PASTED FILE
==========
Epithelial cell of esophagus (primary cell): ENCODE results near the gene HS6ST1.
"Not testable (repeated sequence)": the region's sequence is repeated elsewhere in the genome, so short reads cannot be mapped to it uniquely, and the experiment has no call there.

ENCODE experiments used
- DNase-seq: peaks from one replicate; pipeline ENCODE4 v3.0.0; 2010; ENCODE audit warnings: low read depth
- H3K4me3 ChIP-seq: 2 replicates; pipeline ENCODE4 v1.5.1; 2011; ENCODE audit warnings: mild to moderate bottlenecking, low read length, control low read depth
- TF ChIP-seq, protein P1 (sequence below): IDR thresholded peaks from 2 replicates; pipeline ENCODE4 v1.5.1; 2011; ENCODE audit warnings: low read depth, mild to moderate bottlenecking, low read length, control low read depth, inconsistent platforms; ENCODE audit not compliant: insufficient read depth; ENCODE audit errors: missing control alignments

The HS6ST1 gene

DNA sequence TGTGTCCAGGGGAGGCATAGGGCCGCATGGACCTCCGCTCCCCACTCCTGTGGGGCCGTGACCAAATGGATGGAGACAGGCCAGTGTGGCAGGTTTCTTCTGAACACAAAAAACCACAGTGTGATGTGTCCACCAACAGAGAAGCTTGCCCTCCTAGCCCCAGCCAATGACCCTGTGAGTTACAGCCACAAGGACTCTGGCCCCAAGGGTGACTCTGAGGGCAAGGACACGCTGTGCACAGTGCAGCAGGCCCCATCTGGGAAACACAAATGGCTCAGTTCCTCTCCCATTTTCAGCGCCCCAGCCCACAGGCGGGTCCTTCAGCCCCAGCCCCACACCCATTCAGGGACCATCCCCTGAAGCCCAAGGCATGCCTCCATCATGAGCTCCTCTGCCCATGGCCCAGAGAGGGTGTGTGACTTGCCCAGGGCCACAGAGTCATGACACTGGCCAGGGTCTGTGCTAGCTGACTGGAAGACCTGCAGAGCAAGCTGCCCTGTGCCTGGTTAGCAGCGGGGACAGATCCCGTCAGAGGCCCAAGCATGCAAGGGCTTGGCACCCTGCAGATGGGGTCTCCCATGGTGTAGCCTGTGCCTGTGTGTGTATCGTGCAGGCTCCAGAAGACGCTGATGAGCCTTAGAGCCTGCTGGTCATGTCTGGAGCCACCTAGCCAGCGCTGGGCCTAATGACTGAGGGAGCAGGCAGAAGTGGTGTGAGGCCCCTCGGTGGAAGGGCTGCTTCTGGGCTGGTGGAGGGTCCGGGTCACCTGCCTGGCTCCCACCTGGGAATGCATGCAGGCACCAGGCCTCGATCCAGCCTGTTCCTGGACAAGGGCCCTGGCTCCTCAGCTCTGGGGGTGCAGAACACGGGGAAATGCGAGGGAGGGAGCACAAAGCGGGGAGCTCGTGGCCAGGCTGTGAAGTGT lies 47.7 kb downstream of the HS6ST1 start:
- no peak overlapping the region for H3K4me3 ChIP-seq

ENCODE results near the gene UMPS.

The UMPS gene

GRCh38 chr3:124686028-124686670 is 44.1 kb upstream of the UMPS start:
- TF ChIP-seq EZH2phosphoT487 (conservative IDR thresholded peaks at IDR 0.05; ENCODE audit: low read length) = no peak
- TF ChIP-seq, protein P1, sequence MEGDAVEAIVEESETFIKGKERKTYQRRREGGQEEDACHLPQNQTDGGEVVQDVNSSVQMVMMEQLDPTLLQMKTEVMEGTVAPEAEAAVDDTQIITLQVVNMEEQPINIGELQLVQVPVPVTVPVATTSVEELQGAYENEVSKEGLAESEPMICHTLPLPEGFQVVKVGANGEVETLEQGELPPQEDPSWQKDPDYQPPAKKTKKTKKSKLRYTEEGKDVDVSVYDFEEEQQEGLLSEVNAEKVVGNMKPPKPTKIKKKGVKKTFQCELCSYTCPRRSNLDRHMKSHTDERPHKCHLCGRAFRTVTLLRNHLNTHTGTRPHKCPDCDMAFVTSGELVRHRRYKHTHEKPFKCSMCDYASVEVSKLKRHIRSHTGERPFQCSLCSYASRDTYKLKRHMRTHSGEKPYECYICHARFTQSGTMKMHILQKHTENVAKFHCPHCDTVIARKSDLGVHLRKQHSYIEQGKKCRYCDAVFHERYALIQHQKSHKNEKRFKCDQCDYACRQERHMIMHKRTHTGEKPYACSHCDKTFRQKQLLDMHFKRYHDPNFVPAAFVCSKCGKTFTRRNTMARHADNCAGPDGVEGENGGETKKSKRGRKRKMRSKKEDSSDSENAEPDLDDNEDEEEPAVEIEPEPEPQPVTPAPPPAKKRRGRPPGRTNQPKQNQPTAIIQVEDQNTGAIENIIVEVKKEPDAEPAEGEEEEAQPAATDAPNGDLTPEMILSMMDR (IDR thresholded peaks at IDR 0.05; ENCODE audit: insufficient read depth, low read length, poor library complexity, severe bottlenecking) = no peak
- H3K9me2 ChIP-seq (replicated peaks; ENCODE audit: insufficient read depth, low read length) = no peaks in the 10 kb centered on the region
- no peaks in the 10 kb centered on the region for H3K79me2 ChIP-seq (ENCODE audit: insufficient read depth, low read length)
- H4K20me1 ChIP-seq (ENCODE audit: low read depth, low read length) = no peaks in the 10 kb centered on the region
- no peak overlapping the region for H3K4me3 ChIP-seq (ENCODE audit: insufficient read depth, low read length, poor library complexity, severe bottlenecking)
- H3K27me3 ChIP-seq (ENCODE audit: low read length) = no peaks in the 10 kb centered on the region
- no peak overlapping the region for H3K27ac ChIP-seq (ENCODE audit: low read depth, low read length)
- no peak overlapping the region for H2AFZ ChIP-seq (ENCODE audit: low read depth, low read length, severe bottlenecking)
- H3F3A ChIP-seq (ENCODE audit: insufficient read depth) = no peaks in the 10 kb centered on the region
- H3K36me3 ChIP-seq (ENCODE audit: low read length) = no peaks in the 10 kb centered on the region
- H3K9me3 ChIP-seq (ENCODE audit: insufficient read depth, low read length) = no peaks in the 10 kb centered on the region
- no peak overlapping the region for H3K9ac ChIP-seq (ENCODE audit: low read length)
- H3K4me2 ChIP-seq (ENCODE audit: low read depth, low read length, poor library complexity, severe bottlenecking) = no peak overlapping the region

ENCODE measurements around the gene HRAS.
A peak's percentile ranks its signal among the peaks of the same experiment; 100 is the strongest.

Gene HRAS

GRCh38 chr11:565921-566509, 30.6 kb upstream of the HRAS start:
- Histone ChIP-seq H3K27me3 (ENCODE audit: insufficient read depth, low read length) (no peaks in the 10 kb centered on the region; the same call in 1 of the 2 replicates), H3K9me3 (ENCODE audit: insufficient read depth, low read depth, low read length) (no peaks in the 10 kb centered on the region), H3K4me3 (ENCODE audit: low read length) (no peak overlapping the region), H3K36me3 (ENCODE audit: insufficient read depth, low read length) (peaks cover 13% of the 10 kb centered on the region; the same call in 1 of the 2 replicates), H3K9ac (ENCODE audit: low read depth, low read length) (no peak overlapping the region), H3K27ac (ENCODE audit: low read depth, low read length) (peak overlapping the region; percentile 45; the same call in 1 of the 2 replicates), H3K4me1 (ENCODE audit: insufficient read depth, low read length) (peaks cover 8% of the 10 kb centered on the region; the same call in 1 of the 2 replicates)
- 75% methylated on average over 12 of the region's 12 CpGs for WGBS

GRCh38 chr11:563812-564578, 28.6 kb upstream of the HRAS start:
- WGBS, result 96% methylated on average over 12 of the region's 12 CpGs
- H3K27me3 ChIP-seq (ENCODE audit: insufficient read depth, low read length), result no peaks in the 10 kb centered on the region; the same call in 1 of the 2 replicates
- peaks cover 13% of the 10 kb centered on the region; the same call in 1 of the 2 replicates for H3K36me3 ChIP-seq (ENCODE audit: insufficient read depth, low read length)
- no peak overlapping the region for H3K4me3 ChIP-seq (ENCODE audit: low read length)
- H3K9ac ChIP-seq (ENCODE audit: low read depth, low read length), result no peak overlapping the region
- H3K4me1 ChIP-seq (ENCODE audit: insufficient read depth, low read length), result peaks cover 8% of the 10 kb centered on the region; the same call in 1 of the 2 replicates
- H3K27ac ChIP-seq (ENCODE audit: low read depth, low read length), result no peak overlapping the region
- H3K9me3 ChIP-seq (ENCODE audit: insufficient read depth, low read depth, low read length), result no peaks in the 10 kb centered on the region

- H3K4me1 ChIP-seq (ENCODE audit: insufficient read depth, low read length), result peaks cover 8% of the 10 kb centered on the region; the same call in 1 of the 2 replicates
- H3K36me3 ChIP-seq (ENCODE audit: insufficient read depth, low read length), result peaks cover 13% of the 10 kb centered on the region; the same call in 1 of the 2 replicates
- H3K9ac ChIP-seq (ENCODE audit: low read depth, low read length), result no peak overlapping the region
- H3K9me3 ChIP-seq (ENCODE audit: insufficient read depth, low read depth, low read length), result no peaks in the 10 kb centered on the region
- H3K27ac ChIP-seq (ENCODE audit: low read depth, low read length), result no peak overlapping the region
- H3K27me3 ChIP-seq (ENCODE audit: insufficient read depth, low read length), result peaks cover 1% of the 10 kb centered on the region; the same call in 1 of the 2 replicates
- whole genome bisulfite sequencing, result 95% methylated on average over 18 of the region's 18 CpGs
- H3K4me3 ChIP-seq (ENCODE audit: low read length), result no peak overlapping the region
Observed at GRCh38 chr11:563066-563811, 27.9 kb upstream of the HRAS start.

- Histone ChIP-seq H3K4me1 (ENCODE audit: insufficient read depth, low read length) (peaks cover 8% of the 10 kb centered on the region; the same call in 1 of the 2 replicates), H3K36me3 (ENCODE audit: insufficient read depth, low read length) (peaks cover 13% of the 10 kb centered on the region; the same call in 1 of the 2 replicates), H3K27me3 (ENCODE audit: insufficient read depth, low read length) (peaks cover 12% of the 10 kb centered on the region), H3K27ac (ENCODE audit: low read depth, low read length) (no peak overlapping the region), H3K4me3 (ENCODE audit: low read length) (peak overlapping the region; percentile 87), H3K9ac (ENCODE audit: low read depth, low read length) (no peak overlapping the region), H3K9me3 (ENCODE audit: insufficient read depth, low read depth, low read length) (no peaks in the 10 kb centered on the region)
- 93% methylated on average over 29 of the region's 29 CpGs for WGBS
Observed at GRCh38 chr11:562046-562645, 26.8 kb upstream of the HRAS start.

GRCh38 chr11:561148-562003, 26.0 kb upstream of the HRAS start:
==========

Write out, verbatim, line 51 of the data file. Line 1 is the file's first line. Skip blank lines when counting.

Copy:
- Histone ChIP-seq H3K4me1 (ENCODE audit: insufficient read depth, low read length) (peaks cover 8% of the 10 kb centered on the region; the same call in 1 of the 2 replicates), H3K36me3 (ENCODE audit: insufficient read depth, low read length) (peaks cover 13% of the 10 kb centered on the region; the same call in 1 of the 2 replicates), H3K27me3 (ENCODE audit: insufficient read depth, low read length) (peaks cover 12% of the 10 kb centered on the region), H3K27ac (ENCODE audit: low read depth, low read length) (no peak overlapping the region), H3K4me3 (ENCODE audit: low read length) (peak overlapping the region; percentile 87), H3K9ac (ENCODE audit: low read depth, low read length) (no peak overlapping the region), H3K9me3 (ENCODE audit: insufficient read depth, low read depth, low read length) (no peaks in the 10 kb centered on the region)